“Will you come back?” she asked.
“Of course,” I said.
And I meant to, but I waited too long, and then she was gone. It was only a week, maybe ten days after I visited her. I hadn’t seen my friend Debbi for a few years. She lived in Iowa, and I was in Chicago. But we kept in touch by email and sometimes Skype, and then came the Caring Bridge.
Debbi was diagnosed with cancer in May of 2015. I got an email sent to a group of our friends asking for prayer. Her tone was familiar—scrappy and yet fluidly faithful and optimistic. She quoted verses from the Psalms, referenced her work at the church camp, said something funny. Maybe it’s not too serious, I thought.
My boys are chasing the dog around the house. I hear the sounds of barking and laughing and heavy footsteps, clicking dog nails and then a crash. “Don’t worry!” they yell to me, “It’s okay!” so I stay in my chair, and I try to sift these bulky words onto the page. I am distracted. Time is measured in life’s interruptions.
It’s all so serious now. What has changed? I used to write things that were funny and a little bit ironic; now I’m so serious. When I sit down to put thoughts into words, I just feel as though I’m reaching my arms into a vat of viscous resin. Is it because I’m getting older that everything has such weight to it?
Some weeks there were no updates on the Caring Bridge, no good news, no bad news. It’s distressing how quickly daily life stuff fills in the gap. There are no empty places. In the absence of news, I fixed the toilet, helped children with homework, got my oil changed, wrote a poem, skipped the gym, watched too much television.
And then the update would come and bring my friend and her cancer to mind. So many of us, when talking about it, would say, “Debbi is battling cancer,” or “she’s really fighting this,” but it never felt right. She was strong, yes, like a fighter—but more like a mother, more like a saint.
I forgot to pay the American Express bill. I remember this while writing, while struggling to find the words for this. So, I stop the struggle and pay the bill. It’s easy. It’s online. It only takes a moment. I worry that my momentum is now gone. The forward movement of the piece is stalled. It’s not because of the bill paying. I know that.
There were surgeries and then chemo. She lost her hair, wore ball caps and scarves. She embodied grace and mercy in an awful process, and then things were looking up. The updates were all hope, and gratitude, and sighs of relief, mixed with fingers still crossed, and prayers still whispered.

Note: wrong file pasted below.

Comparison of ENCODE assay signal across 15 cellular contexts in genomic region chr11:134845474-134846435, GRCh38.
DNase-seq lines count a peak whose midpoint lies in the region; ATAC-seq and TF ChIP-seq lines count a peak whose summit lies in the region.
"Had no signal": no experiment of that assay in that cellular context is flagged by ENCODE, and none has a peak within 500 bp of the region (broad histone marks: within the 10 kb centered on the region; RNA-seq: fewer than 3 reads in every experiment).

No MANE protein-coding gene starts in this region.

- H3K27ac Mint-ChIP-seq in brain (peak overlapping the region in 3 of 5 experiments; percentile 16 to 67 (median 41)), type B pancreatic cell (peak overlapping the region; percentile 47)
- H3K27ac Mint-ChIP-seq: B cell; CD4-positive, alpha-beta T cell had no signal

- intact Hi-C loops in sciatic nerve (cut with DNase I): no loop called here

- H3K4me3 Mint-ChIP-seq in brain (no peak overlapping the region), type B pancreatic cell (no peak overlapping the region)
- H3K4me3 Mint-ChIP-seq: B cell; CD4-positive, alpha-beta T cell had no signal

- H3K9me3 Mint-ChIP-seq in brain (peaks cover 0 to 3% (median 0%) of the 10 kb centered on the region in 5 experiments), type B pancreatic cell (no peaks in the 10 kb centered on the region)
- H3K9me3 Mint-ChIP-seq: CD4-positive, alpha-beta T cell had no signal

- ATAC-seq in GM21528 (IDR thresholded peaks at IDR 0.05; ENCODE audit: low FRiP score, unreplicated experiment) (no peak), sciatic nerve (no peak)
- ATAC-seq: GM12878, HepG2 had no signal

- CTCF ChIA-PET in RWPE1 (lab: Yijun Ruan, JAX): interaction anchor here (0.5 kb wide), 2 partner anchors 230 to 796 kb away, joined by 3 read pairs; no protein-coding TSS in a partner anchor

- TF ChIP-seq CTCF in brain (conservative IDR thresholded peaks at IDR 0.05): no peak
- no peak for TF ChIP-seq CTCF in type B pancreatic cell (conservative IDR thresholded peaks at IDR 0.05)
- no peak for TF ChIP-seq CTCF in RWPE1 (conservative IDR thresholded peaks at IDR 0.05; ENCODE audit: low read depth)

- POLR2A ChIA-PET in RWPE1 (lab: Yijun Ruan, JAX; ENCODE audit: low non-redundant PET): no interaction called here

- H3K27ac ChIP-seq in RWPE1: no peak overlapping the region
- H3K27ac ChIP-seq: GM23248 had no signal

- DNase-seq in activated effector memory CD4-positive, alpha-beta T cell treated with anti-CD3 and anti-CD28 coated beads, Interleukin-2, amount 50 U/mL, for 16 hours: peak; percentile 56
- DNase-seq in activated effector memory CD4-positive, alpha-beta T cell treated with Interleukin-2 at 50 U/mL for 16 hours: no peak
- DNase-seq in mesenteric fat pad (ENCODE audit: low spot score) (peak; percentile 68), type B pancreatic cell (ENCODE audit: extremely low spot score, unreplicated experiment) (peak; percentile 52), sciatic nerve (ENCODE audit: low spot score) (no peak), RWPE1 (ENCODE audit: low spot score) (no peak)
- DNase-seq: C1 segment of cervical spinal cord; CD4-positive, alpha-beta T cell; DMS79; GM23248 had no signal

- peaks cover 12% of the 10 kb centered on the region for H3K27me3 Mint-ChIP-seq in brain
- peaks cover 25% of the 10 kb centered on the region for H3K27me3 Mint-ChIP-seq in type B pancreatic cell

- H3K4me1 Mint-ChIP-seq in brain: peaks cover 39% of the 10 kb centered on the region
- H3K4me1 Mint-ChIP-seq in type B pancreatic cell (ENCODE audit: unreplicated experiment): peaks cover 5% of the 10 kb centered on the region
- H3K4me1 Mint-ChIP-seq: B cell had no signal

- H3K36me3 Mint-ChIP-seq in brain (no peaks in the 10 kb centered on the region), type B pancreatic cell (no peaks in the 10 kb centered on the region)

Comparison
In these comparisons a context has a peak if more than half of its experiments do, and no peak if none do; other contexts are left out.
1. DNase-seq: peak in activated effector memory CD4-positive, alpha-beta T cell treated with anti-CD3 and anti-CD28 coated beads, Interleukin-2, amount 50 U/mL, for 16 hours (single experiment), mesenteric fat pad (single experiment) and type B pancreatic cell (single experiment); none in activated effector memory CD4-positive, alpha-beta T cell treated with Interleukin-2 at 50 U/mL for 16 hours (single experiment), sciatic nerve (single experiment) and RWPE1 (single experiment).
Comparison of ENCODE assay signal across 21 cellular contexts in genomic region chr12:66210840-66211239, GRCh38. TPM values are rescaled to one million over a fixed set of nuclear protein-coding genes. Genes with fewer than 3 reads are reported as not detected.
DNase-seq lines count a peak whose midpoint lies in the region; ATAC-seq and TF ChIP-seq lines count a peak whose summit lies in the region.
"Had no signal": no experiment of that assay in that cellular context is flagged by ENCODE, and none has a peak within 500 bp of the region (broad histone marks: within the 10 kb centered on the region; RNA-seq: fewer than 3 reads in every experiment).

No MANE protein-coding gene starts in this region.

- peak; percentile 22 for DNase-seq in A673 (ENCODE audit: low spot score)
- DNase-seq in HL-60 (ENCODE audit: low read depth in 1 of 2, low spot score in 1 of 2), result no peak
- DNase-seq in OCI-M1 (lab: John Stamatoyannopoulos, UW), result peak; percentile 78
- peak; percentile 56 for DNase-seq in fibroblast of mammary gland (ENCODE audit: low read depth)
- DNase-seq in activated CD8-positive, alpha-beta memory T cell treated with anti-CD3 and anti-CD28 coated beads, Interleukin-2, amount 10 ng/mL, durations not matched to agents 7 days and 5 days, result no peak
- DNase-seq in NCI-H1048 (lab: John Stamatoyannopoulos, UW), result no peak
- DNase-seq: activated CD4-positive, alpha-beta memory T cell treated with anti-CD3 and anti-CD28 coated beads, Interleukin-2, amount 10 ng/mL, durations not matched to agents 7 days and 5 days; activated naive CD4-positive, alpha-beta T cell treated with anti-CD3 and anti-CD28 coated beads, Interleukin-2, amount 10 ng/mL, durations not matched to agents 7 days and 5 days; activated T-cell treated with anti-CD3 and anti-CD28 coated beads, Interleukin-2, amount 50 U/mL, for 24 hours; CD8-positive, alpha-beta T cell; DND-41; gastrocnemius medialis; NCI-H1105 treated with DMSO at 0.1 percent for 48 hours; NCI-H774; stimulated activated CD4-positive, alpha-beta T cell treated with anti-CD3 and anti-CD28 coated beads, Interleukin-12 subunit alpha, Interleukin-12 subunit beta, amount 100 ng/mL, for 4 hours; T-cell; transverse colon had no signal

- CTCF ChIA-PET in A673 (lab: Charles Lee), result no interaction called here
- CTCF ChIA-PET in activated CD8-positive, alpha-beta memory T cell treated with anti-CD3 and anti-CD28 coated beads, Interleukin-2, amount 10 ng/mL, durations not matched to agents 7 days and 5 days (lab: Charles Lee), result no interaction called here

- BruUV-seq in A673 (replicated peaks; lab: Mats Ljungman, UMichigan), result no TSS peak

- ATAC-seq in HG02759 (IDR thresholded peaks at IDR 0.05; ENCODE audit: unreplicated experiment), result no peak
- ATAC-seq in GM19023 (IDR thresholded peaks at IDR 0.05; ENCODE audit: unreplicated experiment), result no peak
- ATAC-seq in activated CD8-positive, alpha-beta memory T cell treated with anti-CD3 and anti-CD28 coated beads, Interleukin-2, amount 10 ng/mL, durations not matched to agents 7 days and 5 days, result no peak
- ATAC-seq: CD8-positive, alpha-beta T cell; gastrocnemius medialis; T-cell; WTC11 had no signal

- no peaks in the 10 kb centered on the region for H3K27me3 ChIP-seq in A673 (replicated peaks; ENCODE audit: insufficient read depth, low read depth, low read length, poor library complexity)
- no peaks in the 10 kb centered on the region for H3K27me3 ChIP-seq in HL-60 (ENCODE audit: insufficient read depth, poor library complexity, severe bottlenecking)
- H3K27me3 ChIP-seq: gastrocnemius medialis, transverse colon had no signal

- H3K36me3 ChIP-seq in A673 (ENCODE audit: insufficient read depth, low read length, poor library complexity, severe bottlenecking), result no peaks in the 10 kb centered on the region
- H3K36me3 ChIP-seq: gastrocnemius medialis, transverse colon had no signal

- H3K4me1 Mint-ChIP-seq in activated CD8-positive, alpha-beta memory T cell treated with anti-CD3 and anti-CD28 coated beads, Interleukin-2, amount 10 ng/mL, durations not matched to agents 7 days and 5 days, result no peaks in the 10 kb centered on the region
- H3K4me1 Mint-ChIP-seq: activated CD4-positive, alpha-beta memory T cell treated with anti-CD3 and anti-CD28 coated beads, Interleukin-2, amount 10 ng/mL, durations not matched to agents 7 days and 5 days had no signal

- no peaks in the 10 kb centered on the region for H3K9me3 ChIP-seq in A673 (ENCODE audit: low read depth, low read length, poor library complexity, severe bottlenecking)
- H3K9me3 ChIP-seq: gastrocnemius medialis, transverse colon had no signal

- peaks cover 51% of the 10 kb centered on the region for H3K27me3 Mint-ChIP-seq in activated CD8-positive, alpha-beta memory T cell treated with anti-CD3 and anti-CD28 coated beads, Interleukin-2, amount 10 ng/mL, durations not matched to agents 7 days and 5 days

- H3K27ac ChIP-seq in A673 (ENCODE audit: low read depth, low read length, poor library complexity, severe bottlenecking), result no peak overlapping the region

But I don’t have to tell you that sometimes cancer pretends to go away, but instead it is hiding out somewhere, ducking scans and blood tests. Then a short time later it jumps out from behind the half-open door, perhaps just when you think it was okay to stop looking. Within a few months, the cancer did jump out from its hiding place. It was like the cancer was running downhill and we were all trying to keep up or maybe get a little ahead. It was only a year since her diagnosis, but now, my friend was moving quickly toward hospice.
“The battle is the Lord’s.” Debbi told me this when I finally saw her in person. I had no idea as we sat and talked that day that it would only be a week or so before she died. She scoffed, something I was not used to seeing from her, “I hate that people say it’s a battle. I’m not fighting a battle with cancer. I’m dying.” I nodded my head, and she looked at me pointedly, “because if it’s a battle, what does that mean when I die? Is dying really losing?” I did not know what to say in that moment.
There must be a better way to talk about death and dying, better words to say than, “She lost her battle with cancer.” And I keep trying to find them, there in the sticky vat of resin and regret. I wish I could tell Debbi now, in answer to her question about losing, that I suspect she was right. She has not lost. The battle is the Lord’s. Still, those of us who are left here in the wake of her dying feel true loss. The loss is there for good reason. We feel the loss because we care that this person has left us.
Perhaps the battle, then, is ours. We are fighting for life here. The grief we feel, that wrenching in the heart, that’s merely a messenger. Grief is like that, showing us where we are empty.
If there is a battle, it cannot be diminished by the specter of death. It simply brings us some perspective we may have been missing. If there is indeed a battle that is ours, it is a race to find meaning and purpose. The battle is an attempt to leave a legacy of love and care, a caring bridge and it spans the life we led, the life we leave and the people who will need to continue the long walk ahead. The battle rages as the clock ticks, the days fly by too fast, people leave us too soon, leaving empty spaces where their laughter ought to be.
For Debbi, time is now eternal, no longer measured by deadlines and appointments and bills paying, by height and weight charts, by car registration renewals, by election cycles or writing deadlines. We have lost her to whatever comes after this life.
We are sitting here with the grief that shows us the reality that she is gone. But we’re fortunate too because she built a caring bridge—strong and sturdy, and it guides us forward, across the deep gulch of loss, so that we can keep going forward. That’s the battle she fought—and she has won.
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Jessica Yuan's poem "Fluorescent" appears in Issue No. 46: A Way Through.
It took years to arrive and your eyes
became accustomed to light at all hours,